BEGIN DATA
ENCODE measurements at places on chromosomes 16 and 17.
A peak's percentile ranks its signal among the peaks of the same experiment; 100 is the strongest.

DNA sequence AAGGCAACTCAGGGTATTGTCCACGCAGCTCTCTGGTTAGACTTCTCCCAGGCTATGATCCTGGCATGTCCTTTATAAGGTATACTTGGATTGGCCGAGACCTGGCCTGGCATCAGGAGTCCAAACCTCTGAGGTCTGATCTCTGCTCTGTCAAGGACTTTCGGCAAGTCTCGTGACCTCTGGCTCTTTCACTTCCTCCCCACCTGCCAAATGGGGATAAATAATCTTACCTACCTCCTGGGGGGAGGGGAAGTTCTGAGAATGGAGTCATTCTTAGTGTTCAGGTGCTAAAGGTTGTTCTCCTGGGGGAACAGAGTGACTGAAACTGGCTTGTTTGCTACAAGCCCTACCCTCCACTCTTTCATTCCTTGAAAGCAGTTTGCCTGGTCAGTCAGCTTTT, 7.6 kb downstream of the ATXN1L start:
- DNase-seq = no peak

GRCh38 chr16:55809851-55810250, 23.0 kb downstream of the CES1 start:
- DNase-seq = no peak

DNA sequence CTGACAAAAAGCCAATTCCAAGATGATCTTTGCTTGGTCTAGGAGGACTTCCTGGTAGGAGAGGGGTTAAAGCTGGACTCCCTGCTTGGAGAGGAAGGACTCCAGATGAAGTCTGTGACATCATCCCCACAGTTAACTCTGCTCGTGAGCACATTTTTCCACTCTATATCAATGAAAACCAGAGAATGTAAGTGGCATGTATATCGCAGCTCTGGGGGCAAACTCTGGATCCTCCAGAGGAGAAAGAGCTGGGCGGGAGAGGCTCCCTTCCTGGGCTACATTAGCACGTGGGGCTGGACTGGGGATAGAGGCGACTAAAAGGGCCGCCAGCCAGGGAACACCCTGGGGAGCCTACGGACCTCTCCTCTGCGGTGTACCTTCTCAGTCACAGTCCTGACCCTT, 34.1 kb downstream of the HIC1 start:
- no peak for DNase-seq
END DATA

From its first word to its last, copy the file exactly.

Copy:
ENCODE measurements at places on chromosomes 16 and 17.
A peak's percentile ranks its signal among the peaks of the same experiment; 100 is the strongest.

DNA sequence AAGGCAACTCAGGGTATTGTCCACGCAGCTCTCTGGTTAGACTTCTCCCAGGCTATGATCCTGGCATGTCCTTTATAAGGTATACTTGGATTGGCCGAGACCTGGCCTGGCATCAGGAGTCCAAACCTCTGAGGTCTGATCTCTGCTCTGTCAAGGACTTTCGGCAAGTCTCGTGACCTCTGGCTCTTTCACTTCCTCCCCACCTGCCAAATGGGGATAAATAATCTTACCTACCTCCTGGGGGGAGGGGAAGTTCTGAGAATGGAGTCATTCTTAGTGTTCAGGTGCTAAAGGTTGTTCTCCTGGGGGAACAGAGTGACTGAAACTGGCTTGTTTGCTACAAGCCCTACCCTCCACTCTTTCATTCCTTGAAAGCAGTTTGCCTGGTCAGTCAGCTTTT, 7.6 kb downstream of the ATXN1L start:
- DNase-seq = no peak

GRCh38 chr16:55809851-55810250, 23.0 kb downstream of the CES1 start:
- DNase-seq = no peak

DNA sequence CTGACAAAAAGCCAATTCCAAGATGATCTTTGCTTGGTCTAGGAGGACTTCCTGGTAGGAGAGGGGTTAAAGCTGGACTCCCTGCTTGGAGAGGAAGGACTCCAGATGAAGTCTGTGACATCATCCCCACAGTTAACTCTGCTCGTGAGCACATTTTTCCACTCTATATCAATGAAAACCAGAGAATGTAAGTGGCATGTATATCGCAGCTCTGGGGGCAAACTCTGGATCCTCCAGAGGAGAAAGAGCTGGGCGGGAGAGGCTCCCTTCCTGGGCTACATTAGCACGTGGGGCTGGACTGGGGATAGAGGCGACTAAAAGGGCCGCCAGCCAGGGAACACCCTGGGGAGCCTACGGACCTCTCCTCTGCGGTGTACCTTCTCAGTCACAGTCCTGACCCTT, 34.1 kb downstream of the HIC1 start:
- no peak for DNase-seq